It’s hard to believe Christmas is less than a month away. One of my favorite Christmas stories, obviously other than the actual Christmas story, is Dickens’ A Christmas Carol. Many know that Charles Dickens wrote A Christmas Carol, but few know the personal cost Dickens took to get his message out. Dickens began writing his “little carol” in October 1843 finishing it by the end of November in time to be published for Christmas with illustrations and all. He fought with his publishers to get the book printed and distributed. Finally, Dickens himself financed the publishing of the book, ordering lavish binding, gilt edging, and hand-colored illustrations. In spite of the significant cost, he insisted on setting the price at 5 shillings so that everyone could afford it. In the first few days of its release, the book sold six thousand copies (a tremendous amount in the 1800’s), and its popularity continues to grow today.
Dickens wrote his story of Ebenezer Scrooge, a mean-spirited man, to show how the power of Christ can transform our lives, as well as, use the transformed to bring significant change to the world. God offers transformation to each of us, but we must receive it. Our response to Christmas (meaning the celebration of Christ), our response to Christ determines whether or not we will experience Christ’s love and power through salvation in Him and transformation by His Spirit.
In one of the opening scenes of A Christmas Carol, Ebenezer Scrooge responds to Christ as a humbug, as something designed to deceive or mislead. Scrooge’s nephew, Fred, visits him at his office to invite him to Christmas dinner. Fred responds to Christ by treasuring the gift of life and pondering all the good blessings he received from the Lord. We also discover that Scrooge’s mistreated clerk Bob Cratchit responds to Christ with hope and a willingness to speak the truth of Christ’s love to others.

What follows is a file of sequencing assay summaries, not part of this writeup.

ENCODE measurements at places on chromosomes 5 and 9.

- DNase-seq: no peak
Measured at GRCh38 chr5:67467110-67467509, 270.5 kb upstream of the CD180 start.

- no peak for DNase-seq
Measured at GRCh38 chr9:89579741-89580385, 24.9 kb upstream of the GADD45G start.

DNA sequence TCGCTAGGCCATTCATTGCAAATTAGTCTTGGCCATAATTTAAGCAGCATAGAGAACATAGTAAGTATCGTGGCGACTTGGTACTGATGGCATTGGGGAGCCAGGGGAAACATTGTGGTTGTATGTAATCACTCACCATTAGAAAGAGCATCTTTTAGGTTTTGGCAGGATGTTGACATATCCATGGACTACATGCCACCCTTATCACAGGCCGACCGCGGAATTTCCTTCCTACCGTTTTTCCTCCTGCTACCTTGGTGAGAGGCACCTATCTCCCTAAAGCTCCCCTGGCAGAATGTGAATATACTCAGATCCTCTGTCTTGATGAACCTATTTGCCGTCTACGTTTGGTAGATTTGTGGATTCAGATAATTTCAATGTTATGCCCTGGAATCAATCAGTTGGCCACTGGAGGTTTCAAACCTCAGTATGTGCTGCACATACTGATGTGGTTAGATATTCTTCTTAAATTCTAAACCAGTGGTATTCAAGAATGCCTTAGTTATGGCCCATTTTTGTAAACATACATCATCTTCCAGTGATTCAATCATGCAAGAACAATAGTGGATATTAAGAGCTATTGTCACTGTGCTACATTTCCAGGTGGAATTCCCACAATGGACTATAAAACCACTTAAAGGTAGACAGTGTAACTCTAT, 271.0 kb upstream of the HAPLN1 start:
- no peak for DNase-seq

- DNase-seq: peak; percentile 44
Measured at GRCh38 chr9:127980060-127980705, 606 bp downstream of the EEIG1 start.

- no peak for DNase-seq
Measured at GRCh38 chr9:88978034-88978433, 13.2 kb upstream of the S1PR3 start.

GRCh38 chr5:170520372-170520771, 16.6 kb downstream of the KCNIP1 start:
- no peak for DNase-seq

When we explore the true first Christmas account, we also discover a variety of responses to Christ. Herod the Great saw Christ as a rival and responded horrifically (Matt 2:1-3). Mary, Jesus’ mother, had received the news of Christ’s birth from an angel and from that moment ventured on an unexpected faith journey. When Jesus was born, Luke records, “Mary treasured up all these things, pondering them in her heart” (Luke 2:19). Then, we have the shepherds who were the first recorded to hear of Christ’s birth. Upon hearing the news, they visit the Christ child. As they leave to return to the fields, we read they left, “glorifying and praising God” (Luke 2:20).
I would pose the real question is not how others, whether fictional or real, respond to Christ, but how you and I will respond. Will we respond to Christ as a humbug, someone other than our loving Lord and Savior? Will we respond to Christ by treasuring the gift of life and pondering all the good blessings received from Him? Or, will we respond to Christ with hope and willingness to speak the truth of Christ’s love to others? I ask you: How will you respond to Christ this Christmas season?
I pray this Christmas you and I will receive Christ as Savior and share His love and message with others. I pray that our celebration of Christ will be infectious. It is worth whatever cost to get the good news out to everyone. Soli Deo Gloria (Glory to God Alone)!